Sunday, March 20, 2011

NPR Puzzle 3/20/11 - Will Shortz Exacts His Revenge...

...which would be called what?  Shortz-sheeting?  Okay more on that later, but first,

Here's this week's puzzle:
Take the phrase "consumer protection laws," and rearrange the letters to name a person in broadcasting and an issue of public debate. Hints: The name of the person in broadcasting has five letters in the first name and five letters in the last name. For the issue of public debate, it's a familiar two-word phrase with seven letters in the first word and five letters in the second. What name and phrase are these?
Yes, we cheated to solve it, and yes, it is cheating, and no, we don't enter the actual contest to get on air.

But you should enter your answer in the actual contest -- and to do that, send your answer here to NPR.

Now, I mention the cheating issue because we have a few new readers, at least judging by the comments and entries in our Pick-a-Range contest (see below), and I just want things to be clear.  Also, Will Shortz (if I drop his name any harder, I'll bruise my foot) was pointing out to us that he works hard to come up with puzzles that can't be solved using computer programs like Ross's TEA.  So I told him that in the two years or so that we've been blogging about the NPR puzzle, no one has purchased Ross's software direct from this blog.  So much for flogging the product.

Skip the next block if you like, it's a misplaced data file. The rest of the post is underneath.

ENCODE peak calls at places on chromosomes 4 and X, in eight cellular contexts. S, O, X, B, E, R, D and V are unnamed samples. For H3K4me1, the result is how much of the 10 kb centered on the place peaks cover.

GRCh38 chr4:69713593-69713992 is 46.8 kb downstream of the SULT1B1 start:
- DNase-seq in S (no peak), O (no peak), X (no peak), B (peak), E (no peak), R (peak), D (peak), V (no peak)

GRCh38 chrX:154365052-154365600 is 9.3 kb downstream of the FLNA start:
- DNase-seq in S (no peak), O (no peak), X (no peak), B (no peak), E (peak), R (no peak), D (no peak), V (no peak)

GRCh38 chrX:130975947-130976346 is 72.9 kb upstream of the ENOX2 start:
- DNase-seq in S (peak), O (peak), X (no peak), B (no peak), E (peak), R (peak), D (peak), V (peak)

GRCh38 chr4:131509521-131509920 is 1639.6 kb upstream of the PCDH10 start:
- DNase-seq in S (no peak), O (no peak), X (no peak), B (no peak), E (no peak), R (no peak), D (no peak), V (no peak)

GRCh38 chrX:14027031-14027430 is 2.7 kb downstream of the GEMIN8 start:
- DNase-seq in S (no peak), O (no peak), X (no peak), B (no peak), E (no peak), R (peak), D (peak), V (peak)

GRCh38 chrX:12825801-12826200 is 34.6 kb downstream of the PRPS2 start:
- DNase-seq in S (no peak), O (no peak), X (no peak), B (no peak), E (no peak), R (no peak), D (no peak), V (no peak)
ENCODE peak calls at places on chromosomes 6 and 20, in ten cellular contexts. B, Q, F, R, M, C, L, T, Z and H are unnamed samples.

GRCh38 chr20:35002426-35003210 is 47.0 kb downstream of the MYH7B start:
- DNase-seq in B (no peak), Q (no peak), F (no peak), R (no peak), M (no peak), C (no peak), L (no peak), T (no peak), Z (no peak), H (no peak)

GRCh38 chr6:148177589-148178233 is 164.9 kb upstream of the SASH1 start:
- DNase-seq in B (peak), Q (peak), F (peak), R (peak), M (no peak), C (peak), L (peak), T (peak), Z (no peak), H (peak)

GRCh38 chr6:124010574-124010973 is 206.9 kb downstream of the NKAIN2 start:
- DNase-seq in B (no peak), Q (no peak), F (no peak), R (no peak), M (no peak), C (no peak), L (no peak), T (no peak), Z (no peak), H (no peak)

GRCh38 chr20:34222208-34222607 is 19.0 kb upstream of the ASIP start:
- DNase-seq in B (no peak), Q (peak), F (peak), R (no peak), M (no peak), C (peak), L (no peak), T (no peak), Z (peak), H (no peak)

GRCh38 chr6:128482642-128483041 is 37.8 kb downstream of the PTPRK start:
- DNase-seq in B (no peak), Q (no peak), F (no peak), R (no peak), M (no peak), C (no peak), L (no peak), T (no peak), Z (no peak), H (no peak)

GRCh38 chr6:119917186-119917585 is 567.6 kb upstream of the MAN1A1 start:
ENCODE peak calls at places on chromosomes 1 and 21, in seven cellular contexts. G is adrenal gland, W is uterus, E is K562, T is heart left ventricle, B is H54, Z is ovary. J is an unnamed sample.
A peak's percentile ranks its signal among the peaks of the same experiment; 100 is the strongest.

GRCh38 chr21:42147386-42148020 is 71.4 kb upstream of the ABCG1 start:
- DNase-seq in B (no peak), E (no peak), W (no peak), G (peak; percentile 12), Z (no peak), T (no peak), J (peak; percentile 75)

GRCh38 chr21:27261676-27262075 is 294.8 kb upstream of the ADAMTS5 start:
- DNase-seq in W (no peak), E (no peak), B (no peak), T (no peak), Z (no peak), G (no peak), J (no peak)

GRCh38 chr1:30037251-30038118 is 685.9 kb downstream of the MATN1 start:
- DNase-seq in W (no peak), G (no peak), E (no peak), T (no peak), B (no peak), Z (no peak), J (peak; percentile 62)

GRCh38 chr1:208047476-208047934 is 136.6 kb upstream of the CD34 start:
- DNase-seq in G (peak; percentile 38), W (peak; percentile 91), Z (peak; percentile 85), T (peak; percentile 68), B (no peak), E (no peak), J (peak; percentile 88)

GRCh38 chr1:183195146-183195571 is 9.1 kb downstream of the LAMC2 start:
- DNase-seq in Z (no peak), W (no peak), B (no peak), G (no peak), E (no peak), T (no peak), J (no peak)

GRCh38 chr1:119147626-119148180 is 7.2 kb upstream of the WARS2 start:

But we do use the software to solve the NPR puzzle, and honestly, I don't even feel guilty.  I'll explain.  Ross's software does many nifty things, including finding all the words you can make out of a longer string of letters.  He recently (oh, a year or so ago) added all the entries in Wikipedia to a dictionary -- which gives you a lot of stuff, but also people like our newscaster in this week's puzzle.  So with some relatively simple clickety-clacks, I can say I know what the answer is.  That's a good thing, because I need to know the answer to find some pretty pictures for our photo section.  Among other things.

If we submitted the answer to NPR (see above), I'd feel maybe a little unsporting.  But we don't.  (We can live without the lapel pin.  Sorry, Will, but we can.)

Oh, right -- Shortz-sheeting.  Okay, so we're here at the American Crossword Puzzle Tournament in Brooklyn, which is Will's pride and joy, particularly as he started it himself before he became the puzzle editor of the New York Times.  In previous years, he's graciously greeted us in the lobby and acknowledged this blog.  So, sure, I tease him regarding the NPR puzzle, mostly because he is THE Will Shortz.  He can hardly care that someone in deeply rural Pennsylvania is less than reverential.

Bad move on my part.

I don't compete in the actual crossword puzzle tournament, but I did hang out with Ross and Henry at Saturday night's frivolities, which involved a quiz/word game competition based on The Amazing Race (courtesy of the puzzle guys on the A Way With Words radio show).  Ross and I had participated in last year's competition, and ended up in the finals -- on stage -- as the result of a fortuitous link-up with David Plotkin, a phenomenal young puzzler (currently 11th in the rankings after six of the seven puzzles in this year's competition).  This year, we had Henry in our team, plus a lovely woman named Kathy, who's been competing in the ACPT for five years.